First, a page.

Neither of us made playoffs. A couple Michigan pinball players did, although none of the folks in our core groups. So, we could sleep in some, get down to ReplayFX, watch what parts of Pinburgh were still on, that kind of thing. Here's what it looked like:
Oh, so that's what it looks like in the light. Early Saturday photo repeating those first shots of Pittsburgh by night, Wednesday.
bunny_hugger is excited to see FunHouse part of the A Division finals for Pinburgh 2019.
A lot of people don't know it but in A Division finals you're not just allowed to tackle your opponents, you're expected to!
Color commentary! Not only were the Pinburgh A Division finals broadcast on the Internet (I believe you can watch the whole things on YouTube yet) but they even had panelists talking about what was happening.
Finals, along with the streamed footage. So here's an ethical question: is it fair to competitors that the commenters might be talking about strategy --- and what shots a person needs to make to hit an achievement --- where the players can hear? Sure, you don't get to A Division finals without knowing games very well, but, you could easily forget something in the heat of the moment, or be playing a game you don't really know, and so you get these tips other people might not have.
FunHouse in action. You can see the rigging used for streaming the games, including three mounted cameras and a microphone dangling near the speaker.
The Pinburgh 2019 trophy! Also, emergency repairs on Jack-Bot.
A Division finals wouldn't end until November. So here let's prowl around the merch tables. There's a lot of vintage hardware on sale and here's some old Pong, Telstar, an Atari 800 XL, all sorts of neat stuff.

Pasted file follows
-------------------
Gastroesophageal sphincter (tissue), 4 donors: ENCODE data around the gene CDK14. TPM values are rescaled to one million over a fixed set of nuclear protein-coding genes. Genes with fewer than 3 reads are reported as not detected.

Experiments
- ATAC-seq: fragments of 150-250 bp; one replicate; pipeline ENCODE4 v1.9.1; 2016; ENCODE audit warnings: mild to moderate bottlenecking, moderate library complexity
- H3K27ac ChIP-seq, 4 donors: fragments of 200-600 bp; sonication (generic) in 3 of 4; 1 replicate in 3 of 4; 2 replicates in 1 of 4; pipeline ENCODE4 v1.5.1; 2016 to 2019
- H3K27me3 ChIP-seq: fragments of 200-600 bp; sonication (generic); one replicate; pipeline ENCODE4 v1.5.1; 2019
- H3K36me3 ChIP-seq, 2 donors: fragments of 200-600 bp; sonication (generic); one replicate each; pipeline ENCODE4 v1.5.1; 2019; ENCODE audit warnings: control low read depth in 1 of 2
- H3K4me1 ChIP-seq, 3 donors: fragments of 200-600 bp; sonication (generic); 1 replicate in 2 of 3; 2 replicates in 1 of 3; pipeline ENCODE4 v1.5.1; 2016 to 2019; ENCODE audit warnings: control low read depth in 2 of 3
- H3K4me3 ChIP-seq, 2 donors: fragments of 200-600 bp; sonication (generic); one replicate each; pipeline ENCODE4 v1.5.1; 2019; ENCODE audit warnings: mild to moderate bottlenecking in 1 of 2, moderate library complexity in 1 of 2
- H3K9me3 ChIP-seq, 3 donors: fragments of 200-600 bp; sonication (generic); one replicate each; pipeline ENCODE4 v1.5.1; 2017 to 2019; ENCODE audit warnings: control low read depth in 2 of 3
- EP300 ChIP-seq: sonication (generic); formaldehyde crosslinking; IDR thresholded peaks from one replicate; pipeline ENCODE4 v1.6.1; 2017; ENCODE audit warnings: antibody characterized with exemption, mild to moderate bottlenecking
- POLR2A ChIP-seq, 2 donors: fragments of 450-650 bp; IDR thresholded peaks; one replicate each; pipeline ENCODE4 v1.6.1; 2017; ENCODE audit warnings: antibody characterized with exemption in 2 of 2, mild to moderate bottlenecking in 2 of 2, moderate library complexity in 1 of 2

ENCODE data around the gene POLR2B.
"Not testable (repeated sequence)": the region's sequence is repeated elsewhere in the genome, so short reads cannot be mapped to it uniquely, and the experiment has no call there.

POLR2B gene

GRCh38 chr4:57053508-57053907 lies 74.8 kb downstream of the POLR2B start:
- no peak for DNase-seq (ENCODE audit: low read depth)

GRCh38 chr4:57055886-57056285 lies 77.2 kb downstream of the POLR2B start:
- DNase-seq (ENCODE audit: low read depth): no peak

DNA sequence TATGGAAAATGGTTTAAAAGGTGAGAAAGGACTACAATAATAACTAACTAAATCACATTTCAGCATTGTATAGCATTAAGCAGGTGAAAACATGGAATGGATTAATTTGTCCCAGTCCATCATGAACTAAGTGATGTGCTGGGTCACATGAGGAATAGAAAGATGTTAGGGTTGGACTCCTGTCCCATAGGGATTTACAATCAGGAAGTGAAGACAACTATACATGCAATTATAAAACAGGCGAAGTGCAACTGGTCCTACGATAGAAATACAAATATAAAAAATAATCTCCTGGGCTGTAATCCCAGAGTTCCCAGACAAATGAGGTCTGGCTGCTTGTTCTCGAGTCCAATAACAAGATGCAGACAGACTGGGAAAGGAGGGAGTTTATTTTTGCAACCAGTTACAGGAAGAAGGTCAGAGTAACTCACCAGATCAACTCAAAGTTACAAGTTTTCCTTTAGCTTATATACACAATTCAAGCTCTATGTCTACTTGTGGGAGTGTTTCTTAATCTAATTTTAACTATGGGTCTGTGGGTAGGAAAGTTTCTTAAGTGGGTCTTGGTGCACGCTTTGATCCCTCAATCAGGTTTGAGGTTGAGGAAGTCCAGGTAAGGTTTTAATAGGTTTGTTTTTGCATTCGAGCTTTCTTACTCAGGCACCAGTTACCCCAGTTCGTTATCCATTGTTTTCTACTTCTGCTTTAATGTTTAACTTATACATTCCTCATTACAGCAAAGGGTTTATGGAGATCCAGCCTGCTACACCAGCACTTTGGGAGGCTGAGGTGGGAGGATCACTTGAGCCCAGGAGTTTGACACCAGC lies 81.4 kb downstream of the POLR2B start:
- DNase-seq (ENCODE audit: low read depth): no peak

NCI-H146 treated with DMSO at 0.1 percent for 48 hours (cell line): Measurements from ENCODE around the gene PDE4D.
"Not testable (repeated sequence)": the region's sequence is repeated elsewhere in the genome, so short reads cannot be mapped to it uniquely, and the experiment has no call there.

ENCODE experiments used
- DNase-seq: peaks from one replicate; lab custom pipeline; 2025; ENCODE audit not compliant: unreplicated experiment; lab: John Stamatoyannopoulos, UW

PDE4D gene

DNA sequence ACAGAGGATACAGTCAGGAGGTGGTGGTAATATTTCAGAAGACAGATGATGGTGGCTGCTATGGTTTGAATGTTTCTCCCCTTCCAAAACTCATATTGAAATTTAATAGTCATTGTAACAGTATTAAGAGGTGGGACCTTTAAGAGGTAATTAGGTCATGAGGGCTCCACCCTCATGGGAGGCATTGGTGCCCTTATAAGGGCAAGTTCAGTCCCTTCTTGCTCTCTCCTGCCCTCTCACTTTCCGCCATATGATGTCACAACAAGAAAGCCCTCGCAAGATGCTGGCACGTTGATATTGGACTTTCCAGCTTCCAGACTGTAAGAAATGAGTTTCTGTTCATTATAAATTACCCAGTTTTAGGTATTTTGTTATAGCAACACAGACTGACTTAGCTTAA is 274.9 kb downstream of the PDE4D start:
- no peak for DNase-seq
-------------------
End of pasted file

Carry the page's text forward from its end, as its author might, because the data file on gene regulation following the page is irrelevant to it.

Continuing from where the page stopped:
Wow, an RCA Studio II? That's ... something I never heard of either!
But wow, that Program Cartridge aesthetic? That is so very much my childhood even if we never had this or anything particularly like this.
I ... uh ... I'm confused?
bunny_hugger enjoying Disco Queen, one of the free-play-area games, from that era where they were trying out extra-wide tables and sometimes two rows of flippers. The game is okay but the art style is really amazing.
Trivia: In 1839 Nicholas Biddle retired from the Bank of the United States of Philadelphia --- formerly the Second Bank of the United States, the de-federalizing of which was among the causes of the great Depression of 1837 --- claiming ill health, but hoping to run for President in 1840. The country was not ready to elect a bank president. Source: The Money Men: Capitalism, Democracy, and the Hundred Years' War over the American Dollar, H W Brands.
Currently Reading: Barnaby, Volume 1, Crockett Johnson.